We love the classic lines of a bowrider -- especially when it
also has enough seating capacity to bring along all our friends -- and Stingray's 220LX is
one of our favorites. With the ability to seat 10 adults and still have the zip of a sport
boat, the 220LX offers a unique hull design, high speed performance and affordability.
We tested the Stingray 220LX on a slightly overcast day on Florida's Sarasota Bay and were
impressed with its performance.
Stingray's patented zp hull has a racing style notched transom, allowing the engine to be
mounted higher for less drag, enhanced fuel efficiency and better top speed.
Powered by a 5.7L MerCruiser EFI Bravo III, our test boat cut through the chop, giving us a
relatively smooth ride and the boat reached a top speed of 57.1 mph. It didn't take a lot of
throttle to put the boat on a plane, nor did the bow raise noticeably.
The standard power steering is very responsive through even the tightest maneuvers and the
hull is able to track straight without much input from the helm. There is also minimal slide
during turns giving the operator more control.
Vessel With Vision
As you slide into the helm seat, you'll notice that the 220LX's interior looks as sporty as
it performs and that the dash is reminiscent of those on high-performance boats.
The fully instrumented helm features backlit Teleflex gauges set in burled wood, tilt
steering, a depth finder, a compass, illuminated switches, a 12v outlet and a Teleflex steering
wheel. Its computer generated ergonomic design ensures generous leg room, correct helm position,
convenient control locations and overall comfort.
The helm and companion bucket seats are fully adjustable fore and aft as well as swivel, which
can turn the cockpit into an entertainment area when the boat is stopped. They are constructed of
injection molded polypropylene cores instead of wood for longer wear. The standard Sunbrella
Bimini top comes with a see-through filler to give even the tallest operators standing headroom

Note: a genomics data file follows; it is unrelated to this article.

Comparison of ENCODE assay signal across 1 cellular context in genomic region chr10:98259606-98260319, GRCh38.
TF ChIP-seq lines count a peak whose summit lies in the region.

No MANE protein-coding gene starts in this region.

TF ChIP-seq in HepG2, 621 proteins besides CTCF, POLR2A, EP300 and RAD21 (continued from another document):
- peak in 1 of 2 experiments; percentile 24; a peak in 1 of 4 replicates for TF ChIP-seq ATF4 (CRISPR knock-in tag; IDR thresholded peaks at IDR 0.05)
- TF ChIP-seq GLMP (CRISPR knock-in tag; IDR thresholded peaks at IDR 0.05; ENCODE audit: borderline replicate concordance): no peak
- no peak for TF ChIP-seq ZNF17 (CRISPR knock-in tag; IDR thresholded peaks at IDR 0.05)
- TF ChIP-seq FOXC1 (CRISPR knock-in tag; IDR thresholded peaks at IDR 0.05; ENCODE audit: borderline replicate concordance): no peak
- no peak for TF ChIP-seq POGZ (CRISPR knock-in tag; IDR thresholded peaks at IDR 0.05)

when the canvas is on.
The port side console has a burled wood lockable glove box and a covered AM/FM cassette stereo
with four speakers.
Forward, the bow seats are roomy enough so that even more amply sized adults can sprawl out.
There is also plenty of storage space under the bow cushions. The forward hanging anchor locker
has cleats on port and starboard so you can easily tie off on either side.
Passengers sitting in the cockpit are protected from the wind by a Taylor clear view windshield
with side vents. Additional seating is provided by the aft bench seat with more storage underneath.
The infloor ski locker drains overboard and offers plenty of room for all your water toys.
Other features include side storage, drink holders, courtesy lights, grab handles and a 48
quart cooler in the floor which is large enough to hold a two liter soda bottle standing up.
The aft sunpad lifts up via the hydraulically assisted hatch for easy engine access. The engine
compartment has a designated area to stow a Bimini top with a boot for protection and carpeted
storage dividers that can separate your gear while under way or can be folded down to make it
easy to work on the engine.
Reboarding swimmers and water skiers is easy via the recessed two-step ladder on the integrated
When we finally pulled the 220LX out of the water after our test, something else caught our
eye. The brass garboard screw-in drain plug fastens in solid fiberglass, preventing water seepage
into the transom core.
Leading the Way
But what really sets the 220LX apart is the quality of the construction and detailing that
seems impossible at such a reasonable price tag.
Stingray Powerboats has really come into its own, having grown from a 1,500 square foot plant
with 11 employees to more than 200,000 square feet with more than 100 employees.
It is now one of the most technologically sophisticated builders in the world, producing more
than 2,000 boats a year ranging from 18 to 23 feet long.
A unique overhead tram system, developed just for Stingray, carries parts around the plant
under computer control.
Each boat is created and tested using advanced computer design and manufacturing programs,
and a multi-axis milling machine produces three-dimensional parts from computer instructions.
Where many builders use power saws to trim fiberglass components in a blizzard of fiberglass
dust, Stingray uses a computer-controlled water-jet cutting machine -- that uses a stream of
water .007 of an inch thick firing at more than 50,000 psi -- to cut quickly and neatly through
a variety of material much more easily.
Stingray's thorough lamination process combines robotics and skilled craftsmanship. All hulls
are constructed of hand-laid fiberglass with Klegecel and Coremat cores for a high strength to
All this cutting-edge technology also allows Stingray to offer an affordable product. The 220LX
costs $20,844 with a 4.3L MerCruiser. And Stingray backs every model it produces with a